WEDNESDAY, Feb. 15, 2017 (HealthDay News)—In what they call a first, researchers say they can predict whether some infants under the age of 1 will actually develop autism in their second year.
The new experimental technique, using standard brain screening, is designed to focus solely on newborns known to be at high risk for autism because they have an older sibling who has it.
But the diagnostic breakthrough addresses a key problem that has confounded efforts to effectively screen for autism as quickly as possible: Babies typically don't show clear outward signs of the disorder until nearly the end of their second year of life.
By using scans to peek into the shifting size, surface area and thickness of certain parts of a baby's cerebral cortex as a baby hits the 6-month and 12-month mark, investigators found that they could forecast autism risk with 80 percent accuracy.
"These findings suggest a cascade of brain changes across the first two years of life that result in the emergence of autism at the end of the second year," explained study senior author Dr. Joseph Piven. He is director of the Carolina Institute for Developmental Disabilities at the University of North Carolina, Chapel Hill.
Piven and his team report their findings in the Feb. 15 issue of Nature.
The new screening approach was tested on approximately 150 infants, more than 100 of whom were deemed to be at high risk for developing autism because of familial background.
Piven pointed out that newborns who have older siblings already diagnosed with autism face a five times higher risk for developing autism themselves.
MRI scans were conducted on the babies at the 6-month, 1-year and 2-year marks. This is a time frame during which obvious symptoms of autism are few, despite possible evidence of motor and/or mental dysfunction.
Key brain measurements were then fed into a computer-generated algorithm, which generated autism prediction scores based on two observations: First, infants who develop autism by age 2 appear to undergo relatively high brain-surface growth between ages 6 months and 1 year.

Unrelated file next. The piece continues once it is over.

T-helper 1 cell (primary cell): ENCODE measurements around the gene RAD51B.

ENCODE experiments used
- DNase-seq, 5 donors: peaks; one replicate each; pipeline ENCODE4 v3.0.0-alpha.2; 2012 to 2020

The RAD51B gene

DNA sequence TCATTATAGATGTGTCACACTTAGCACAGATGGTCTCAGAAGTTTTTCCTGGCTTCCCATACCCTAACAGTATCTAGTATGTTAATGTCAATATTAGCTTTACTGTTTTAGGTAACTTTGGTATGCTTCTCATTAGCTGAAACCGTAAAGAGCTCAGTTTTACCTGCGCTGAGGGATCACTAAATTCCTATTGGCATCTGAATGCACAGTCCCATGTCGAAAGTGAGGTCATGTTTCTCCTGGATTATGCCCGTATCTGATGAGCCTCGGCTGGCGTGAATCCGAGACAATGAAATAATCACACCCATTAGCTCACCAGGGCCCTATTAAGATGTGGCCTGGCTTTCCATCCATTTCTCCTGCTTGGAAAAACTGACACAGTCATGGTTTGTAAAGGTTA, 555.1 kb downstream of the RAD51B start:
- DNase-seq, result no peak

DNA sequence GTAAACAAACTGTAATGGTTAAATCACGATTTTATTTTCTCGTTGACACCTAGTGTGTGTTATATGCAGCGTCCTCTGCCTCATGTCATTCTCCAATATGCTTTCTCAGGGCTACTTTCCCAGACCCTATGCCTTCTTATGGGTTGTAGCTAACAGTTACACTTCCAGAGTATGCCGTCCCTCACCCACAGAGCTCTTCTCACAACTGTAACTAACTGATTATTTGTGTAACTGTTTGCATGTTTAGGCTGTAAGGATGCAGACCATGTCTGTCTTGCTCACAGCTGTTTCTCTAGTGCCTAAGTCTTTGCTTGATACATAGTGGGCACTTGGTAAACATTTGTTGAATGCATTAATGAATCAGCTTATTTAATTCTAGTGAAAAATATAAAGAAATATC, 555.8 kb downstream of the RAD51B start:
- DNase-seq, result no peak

The second observation: High brain-surface area growth in the first year of life is linked to a higher overall brain size in the second year of life. This brain overgrowth is an established marker for autism risk, researchers said.
The results: The computer program was able to accurately predict autism in eight out of 10 of those babies who developed autism by age 2.
Also, the approach was nearly perfect in predicting which high-risk babies would not develop autism by age 2.
"This finding," said Piven, "suggests that in the future, early brain imaging may be able to predict later autism risk and identify those infants who might benefit the most from intensive interventions before the symptoms emerge, and during a time when the brain is most malleable."
Still, Piven cautioned that the findings are "experimental" and need to be replicated with more research.
He also noted that even if the screening technique holds up under scrutiny, a range of new issues will have to be addressed before such early diagnosis could be offered on a widespread basis.
For example, Piven said, "We have no data yet on how families would react to this information."
And he added, "There are no treatments agreed upon by the field for infants [deemed to be] presymptomatic for autism. So there are a whole host of questions that need to be figured out before this would be available."
Still, Mathew Pletcher, vice president and head of genomic discovery at Autism Speaks in New York City, found the research encouraging because "providing early and accurate diagnosis for autism is critical for ensuring the best outcomes."
"[And] the sooner an individual can begin therapy," he said, "the greater benefit they will receive from it across their lifetime."
"Of course," Pletcher added, "this early work needs to be repeated with a larger set of individuals. But if true, the predictive algorithm developed by the project could be of great benefit to particularly at-risk populations, like younger siblings of individuals diagnosed with autism. [But] due to the expense and difficulty of this screening technique, it would be difficult to translate it into a screen for autism among the general population."
SOURCES: Joseph Piven, M.D., professor, psychiatry, pediatrics and psychology, and director, Carolina Institute for Developmental Disabilities, University of North Carolina, Chapel Hill; Mathew Pletcher, Ph.D., vice president and head of genomic discovery, Autism Speaks, New York City; Feb. 15, 2017, Nature
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